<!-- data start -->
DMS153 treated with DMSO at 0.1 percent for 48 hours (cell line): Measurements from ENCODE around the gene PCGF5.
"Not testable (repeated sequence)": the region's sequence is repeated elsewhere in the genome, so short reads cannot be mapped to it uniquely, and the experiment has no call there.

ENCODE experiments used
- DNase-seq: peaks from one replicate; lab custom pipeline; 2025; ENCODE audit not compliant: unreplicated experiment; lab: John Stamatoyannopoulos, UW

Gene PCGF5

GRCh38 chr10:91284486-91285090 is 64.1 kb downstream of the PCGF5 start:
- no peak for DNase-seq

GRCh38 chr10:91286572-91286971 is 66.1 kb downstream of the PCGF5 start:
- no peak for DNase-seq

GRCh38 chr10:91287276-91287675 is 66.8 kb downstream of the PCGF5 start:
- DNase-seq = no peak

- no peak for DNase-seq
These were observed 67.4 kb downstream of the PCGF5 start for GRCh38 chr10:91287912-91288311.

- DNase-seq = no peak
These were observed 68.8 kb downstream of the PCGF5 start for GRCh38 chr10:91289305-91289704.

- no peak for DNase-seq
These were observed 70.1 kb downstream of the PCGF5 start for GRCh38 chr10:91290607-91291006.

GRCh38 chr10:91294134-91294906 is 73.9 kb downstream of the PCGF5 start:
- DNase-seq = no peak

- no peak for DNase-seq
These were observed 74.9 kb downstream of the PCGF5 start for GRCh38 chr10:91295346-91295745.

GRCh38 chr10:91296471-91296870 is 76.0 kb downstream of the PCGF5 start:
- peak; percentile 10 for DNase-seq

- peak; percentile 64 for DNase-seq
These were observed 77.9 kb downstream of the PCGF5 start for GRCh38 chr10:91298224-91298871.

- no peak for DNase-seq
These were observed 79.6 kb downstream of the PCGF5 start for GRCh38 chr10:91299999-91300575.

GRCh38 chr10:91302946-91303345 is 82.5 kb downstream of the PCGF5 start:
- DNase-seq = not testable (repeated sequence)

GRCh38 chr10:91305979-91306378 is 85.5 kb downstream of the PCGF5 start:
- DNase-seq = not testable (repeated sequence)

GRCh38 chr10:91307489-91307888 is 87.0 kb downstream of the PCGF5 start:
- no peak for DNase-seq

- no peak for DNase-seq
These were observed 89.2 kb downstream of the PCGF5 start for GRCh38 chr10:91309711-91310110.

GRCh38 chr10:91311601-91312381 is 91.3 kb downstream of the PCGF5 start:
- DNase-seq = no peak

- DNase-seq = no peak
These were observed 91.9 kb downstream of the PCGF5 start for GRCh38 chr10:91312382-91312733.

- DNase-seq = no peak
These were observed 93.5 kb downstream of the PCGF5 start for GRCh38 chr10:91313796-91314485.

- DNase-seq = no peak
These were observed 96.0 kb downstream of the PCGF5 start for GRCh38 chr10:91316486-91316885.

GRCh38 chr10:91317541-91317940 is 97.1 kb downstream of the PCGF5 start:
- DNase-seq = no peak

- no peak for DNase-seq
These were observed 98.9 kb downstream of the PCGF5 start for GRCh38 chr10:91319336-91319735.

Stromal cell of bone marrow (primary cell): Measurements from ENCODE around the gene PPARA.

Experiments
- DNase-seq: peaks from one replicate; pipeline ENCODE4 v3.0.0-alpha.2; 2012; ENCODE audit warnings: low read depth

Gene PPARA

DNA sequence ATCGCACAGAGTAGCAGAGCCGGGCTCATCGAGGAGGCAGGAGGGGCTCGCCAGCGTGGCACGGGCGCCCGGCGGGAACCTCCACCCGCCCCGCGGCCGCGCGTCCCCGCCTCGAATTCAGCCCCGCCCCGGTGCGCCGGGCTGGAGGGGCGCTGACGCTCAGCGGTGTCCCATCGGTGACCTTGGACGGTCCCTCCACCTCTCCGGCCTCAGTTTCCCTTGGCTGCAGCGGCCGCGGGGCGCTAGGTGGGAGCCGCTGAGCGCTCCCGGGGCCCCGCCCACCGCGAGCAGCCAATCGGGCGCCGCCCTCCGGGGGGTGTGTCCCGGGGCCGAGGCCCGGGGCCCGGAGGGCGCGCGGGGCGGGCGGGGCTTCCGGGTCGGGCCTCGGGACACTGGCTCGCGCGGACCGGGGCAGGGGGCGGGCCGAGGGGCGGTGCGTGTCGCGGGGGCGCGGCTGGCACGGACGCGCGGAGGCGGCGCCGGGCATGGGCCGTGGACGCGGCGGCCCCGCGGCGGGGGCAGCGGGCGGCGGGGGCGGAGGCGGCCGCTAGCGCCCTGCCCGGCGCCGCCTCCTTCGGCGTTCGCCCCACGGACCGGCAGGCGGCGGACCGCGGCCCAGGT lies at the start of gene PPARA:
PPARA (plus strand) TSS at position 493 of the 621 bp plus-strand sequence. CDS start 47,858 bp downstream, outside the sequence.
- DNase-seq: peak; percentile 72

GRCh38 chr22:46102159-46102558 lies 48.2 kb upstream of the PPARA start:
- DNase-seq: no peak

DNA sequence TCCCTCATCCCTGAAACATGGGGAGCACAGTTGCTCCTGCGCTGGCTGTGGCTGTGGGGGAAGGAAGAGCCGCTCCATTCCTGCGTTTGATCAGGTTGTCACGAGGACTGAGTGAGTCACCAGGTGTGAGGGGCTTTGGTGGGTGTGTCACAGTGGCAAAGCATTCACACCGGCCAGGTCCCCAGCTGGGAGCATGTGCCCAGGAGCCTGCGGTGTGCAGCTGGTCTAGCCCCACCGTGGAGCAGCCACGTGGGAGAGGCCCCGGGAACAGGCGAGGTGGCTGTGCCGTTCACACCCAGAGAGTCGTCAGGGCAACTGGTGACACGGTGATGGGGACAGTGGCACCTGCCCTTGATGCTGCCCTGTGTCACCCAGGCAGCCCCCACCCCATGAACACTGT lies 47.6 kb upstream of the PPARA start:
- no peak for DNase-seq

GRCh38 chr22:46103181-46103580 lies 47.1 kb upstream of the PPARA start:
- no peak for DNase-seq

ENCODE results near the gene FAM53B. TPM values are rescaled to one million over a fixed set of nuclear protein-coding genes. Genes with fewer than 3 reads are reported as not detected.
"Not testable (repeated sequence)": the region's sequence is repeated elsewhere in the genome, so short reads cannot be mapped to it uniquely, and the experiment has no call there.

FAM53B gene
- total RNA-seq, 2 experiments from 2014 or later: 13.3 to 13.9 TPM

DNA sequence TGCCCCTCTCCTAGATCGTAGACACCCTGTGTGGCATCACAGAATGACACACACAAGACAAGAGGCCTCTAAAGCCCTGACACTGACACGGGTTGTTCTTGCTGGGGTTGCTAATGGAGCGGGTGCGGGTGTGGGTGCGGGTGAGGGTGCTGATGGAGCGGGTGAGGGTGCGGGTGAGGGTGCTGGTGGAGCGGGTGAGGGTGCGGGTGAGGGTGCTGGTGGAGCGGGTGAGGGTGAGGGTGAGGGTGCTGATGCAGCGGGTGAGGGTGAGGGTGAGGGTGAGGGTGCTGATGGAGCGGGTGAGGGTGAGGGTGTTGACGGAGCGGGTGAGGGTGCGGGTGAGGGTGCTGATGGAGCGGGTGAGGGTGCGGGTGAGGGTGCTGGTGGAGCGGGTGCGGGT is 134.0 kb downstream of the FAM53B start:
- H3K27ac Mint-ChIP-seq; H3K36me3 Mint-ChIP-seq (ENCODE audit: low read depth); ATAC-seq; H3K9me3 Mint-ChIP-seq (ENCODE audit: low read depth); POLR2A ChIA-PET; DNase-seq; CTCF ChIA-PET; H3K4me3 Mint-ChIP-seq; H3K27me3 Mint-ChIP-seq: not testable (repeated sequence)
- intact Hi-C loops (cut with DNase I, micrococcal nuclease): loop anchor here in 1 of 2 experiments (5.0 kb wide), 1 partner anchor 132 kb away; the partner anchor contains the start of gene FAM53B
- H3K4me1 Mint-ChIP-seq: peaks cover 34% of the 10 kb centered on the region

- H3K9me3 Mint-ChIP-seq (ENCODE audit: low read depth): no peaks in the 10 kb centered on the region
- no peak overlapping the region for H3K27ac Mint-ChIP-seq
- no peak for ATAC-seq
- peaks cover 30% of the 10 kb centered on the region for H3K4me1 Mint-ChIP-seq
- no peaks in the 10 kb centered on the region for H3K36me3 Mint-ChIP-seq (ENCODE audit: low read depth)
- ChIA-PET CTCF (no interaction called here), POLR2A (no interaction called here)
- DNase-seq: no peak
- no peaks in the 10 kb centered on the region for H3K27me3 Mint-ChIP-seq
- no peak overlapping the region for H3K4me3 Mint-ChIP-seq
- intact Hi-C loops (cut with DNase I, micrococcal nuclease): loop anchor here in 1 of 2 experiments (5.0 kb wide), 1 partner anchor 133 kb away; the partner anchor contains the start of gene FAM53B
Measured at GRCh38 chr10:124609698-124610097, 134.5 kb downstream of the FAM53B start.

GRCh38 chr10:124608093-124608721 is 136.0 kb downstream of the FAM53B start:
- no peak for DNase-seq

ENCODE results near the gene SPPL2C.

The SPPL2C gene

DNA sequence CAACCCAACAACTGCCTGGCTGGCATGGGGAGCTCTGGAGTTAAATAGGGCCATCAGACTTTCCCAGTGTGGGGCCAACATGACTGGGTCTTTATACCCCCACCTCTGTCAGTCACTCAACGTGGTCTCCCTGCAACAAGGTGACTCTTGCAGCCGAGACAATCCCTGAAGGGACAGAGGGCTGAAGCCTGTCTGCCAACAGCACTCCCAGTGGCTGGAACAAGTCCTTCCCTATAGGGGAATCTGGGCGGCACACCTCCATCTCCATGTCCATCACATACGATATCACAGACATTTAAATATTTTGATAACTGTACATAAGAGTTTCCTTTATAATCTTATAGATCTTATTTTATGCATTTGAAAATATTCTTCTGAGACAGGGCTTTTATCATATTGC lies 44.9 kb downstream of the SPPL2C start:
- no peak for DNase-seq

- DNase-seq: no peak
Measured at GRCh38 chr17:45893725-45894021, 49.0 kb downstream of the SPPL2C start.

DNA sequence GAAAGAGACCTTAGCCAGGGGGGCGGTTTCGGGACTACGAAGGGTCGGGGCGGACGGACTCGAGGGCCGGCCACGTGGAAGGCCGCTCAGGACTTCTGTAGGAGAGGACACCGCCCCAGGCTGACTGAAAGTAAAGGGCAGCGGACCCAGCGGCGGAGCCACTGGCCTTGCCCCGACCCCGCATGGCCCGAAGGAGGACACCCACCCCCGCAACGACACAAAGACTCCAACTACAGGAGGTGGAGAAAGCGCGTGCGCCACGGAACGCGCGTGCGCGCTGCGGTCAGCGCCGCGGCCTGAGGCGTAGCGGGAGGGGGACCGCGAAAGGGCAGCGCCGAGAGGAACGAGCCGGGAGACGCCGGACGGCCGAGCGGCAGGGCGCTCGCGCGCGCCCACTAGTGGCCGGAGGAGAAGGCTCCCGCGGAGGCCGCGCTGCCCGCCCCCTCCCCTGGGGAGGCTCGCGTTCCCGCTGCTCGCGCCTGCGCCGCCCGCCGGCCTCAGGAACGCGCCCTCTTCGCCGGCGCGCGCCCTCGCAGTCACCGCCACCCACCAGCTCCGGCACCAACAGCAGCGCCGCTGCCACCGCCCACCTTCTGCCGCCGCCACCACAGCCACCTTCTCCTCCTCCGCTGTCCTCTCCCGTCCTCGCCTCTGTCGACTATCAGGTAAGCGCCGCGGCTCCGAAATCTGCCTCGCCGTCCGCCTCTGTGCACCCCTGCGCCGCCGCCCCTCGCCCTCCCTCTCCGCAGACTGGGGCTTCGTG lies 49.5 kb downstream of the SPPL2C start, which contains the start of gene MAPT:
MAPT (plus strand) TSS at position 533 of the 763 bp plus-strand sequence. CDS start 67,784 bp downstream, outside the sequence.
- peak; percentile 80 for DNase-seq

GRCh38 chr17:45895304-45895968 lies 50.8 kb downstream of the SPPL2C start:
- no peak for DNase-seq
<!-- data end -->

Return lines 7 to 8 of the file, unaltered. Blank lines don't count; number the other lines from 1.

- no peak for DNase-seq

GRCh38 chr10:91286572-91286971 is 66.1 kb downstream of the PCGF5 start: